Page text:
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Living Well : Support and Motivation

Cravings vs Hunger

Understanding the difference between physical hunger and psychological cravings can make a big difference to your overall success

What is a craving?

At times, your mind may trick your body. When you eat, are you responding to physical hunger or to psychological cravings?

After a large meal, do you still want dessert? When someone mentions a food you love, do you feel like eating? When you drive by a fast food restaurant, do you want to eat? If you said yes, you may be having psychological cravings.

It’s important to know your cravings from real hunger. Some examples of physical hunger are your stomach growling, a gnawing feeling in your stomach, or feeling light-headed if it’s been a long time since you ate. Once you can tell cravings from hunger, we will work on anti-craving techniques.

Pay attention to when you want to eat. Does something other than actual hunger make you crave food? Do you feel like you’re hungry when someone offers you food? Does eating help you satisfy bad feelings? Review your entries in your food planner and tracker. Can you spot the occasions when you’ve given in to food cravings? Noting so will help you watch out for situations that make it hard to resist eating.

Take charge of your cravings!

When you have a craving, what can you do? Distraction can help you ignore a craving. It works best if you have a good imagination or can change activities or thoughts in an instant. When you feel a craving coming on, do something else. Think about something wonderful, plan a dream vacation, or do anything to take your attention away from the urge to eat. You may only have to do this for a few moments. Most cravings pass within minutes or even seconds.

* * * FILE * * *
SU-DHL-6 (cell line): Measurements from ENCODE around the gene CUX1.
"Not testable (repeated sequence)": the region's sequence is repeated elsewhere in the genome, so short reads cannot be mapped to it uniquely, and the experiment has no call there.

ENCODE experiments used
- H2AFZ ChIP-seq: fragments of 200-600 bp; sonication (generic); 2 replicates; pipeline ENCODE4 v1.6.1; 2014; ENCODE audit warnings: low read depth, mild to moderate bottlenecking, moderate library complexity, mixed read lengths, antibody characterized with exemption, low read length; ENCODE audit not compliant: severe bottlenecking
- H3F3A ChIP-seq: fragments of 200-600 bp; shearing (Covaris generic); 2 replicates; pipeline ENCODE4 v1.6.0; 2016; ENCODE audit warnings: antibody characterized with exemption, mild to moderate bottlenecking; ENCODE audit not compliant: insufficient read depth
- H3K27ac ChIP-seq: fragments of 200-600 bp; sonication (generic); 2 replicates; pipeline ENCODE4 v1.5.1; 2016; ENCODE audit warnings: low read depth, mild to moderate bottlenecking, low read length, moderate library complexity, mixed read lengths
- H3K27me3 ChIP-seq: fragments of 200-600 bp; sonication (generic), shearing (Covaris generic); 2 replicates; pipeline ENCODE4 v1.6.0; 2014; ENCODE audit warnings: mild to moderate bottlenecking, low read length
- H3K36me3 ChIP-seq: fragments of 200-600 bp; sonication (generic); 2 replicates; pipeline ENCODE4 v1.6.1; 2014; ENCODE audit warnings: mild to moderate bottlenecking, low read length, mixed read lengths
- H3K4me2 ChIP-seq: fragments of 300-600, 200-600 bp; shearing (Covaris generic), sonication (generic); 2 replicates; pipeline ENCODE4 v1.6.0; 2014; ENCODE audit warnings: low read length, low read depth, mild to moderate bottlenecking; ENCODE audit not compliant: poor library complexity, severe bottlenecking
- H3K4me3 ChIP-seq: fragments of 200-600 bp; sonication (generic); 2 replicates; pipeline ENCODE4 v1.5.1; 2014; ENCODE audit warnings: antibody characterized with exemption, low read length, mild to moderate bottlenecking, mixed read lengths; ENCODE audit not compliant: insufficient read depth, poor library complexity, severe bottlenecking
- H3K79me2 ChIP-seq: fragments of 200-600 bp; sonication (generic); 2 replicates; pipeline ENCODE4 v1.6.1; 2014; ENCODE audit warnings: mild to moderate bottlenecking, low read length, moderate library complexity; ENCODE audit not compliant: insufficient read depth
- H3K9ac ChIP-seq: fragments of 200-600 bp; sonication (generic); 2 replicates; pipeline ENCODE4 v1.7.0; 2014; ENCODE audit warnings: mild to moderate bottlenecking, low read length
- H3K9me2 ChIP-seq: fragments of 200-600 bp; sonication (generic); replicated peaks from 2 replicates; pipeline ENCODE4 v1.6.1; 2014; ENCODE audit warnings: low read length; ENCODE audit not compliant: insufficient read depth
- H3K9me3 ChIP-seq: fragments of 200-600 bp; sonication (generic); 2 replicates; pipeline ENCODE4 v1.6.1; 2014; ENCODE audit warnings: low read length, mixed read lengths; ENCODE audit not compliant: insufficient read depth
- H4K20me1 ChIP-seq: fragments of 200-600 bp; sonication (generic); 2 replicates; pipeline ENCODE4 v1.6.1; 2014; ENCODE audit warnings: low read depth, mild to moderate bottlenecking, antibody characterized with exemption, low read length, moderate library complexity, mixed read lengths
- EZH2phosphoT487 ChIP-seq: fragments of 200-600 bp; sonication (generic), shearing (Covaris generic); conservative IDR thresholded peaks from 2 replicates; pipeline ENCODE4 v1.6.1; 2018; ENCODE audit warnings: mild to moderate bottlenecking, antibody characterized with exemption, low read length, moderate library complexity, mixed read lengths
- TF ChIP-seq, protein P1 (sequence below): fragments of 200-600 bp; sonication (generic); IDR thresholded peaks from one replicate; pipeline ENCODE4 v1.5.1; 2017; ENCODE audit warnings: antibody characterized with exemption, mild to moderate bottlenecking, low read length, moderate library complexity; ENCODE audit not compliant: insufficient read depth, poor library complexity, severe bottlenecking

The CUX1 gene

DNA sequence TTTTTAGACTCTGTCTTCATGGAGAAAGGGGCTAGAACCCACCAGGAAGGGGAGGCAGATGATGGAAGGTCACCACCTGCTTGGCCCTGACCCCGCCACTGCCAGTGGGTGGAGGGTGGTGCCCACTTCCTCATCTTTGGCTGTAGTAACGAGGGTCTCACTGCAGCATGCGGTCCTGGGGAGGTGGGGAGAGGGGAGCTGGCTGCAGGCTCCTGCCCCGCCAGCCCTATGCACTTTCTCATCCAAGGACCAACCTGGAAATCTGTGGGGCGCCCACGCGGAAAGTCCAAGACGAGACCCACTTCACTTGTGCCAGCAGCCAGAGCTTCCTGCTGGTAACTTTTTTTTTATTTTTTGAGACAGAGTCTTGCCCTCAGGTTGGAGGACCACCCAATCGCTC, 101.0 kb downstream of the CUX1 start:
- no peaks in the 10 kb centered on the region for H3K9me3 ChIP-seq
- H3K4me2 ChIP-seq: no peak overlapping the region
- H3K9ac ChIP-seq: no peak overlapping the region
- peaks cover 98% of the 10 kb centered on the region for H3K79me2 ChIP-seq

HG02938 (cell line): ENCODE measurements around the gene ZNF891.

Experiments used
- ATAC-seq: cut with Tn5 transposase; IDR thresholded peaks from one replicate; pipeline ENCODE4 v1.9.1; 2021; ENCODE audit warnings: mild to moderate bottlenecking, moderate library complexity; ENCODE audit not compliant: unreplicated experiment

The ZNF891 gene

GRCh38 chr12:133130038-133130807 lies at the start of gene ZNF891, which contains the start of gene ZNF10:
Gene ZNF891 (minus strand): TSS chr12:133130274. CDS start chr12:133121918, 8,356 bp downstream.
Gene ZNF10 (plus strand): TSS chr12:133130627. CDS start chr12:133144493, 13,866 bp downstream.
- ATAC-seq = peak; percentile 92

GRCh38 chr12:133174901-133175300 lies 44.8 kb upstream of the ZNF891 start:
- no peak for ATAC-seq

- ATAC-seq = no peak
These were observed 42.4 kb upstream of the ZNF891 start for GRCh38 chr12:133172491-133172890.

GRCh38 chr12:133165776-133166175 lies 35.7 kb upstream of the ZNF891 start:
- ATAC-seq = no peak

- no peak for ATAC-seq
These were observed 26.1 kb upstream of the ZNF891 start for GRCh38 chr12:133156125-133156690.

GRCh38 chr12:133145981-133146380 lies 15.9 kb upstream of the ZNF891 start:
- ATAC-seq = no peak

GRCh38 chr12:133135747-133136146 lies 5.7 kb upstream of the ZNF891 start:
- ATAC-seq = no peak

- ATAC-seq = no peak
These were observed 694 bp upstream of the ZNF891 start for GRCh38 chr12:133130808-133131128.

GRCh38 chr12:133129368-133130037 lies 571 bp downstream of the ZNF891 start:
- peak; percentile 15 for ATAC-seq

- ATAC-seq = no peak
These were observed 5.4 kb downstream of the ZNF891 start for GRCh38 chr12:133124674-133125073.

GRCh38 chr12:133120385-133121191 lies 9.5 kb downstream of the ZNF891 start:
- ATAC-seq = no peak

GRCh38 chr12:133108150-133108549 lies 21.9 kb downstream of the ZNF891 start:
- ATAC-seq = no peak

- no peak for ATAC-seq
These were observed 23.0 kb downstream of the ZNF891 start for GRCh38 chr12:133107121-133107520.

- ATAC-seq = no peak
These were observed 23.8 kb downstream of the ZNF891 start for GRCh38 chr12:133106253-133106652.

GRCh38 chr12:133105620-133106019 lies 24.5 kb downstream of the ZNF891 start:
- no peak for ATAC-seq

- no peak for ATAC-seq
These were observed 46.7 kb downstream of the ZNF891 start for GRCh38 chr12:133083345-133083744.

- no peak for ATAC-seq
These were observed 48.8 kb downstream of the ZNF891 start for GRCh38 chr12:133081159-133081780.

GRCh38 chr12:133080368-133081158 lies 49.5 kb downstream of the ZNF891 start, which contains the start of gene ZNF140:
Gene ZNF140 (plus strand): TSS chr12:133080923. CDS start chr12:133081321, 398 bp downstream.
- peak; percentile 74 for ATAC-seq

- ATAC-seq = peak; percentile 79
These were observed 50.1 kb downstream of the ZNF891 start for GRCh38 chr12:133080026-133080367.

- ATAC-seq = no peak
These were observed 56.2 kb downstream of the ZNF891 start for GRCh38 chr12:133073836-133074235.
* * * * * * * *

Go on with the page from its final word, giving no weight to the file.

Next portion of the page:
If you are bombarded by cravings throughout the day, you may do better by confronting the cravings. The confrontation approach pits you against the craving. Let’s say you want to raid the refrigerator for ice cream. You could pretend the urge is another person trying to convince you to eat the ice cream. Tell this person why you will not give in. Or, you can imagine the ice cream container beckoning and trying to tempt you. Think how silly it would be to let the ice cream get the best of you.

Here is a sample confrontation scene: While driving home from work you get the urge to stop for a snack. You recognize the craving and decide to get the best of it. You say, “You nasty craving! You want me to stop for peanut butter cups when I’m not really hungry. I'll show you who’s the boss. I am in charge of my own life and my weight.”

You can think of these 2 approaches and decide which can work for you. If you are in doubt, experiment with both, and try to determine quickly which of these strategies works for you. This will help prepare you for the cravings you will face. Do your best not to give in.

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Do not take Qsymia if you are pregnant, planning to become pregnant, or become pregnant during Qsymia treatment; have glaucoma; have thyroid problems (hyperthyroidism); are taking certain medicines called monoamine oxidase inhibitors (MAOIs) or have taken MAOIs in the past 14 days; are allergic to topiramate, sympathomimetic amines such as phentermine, or any of the ingredients in Qsymia. See the end of the Medication Guide for a complete list of ingredients in Qsymia.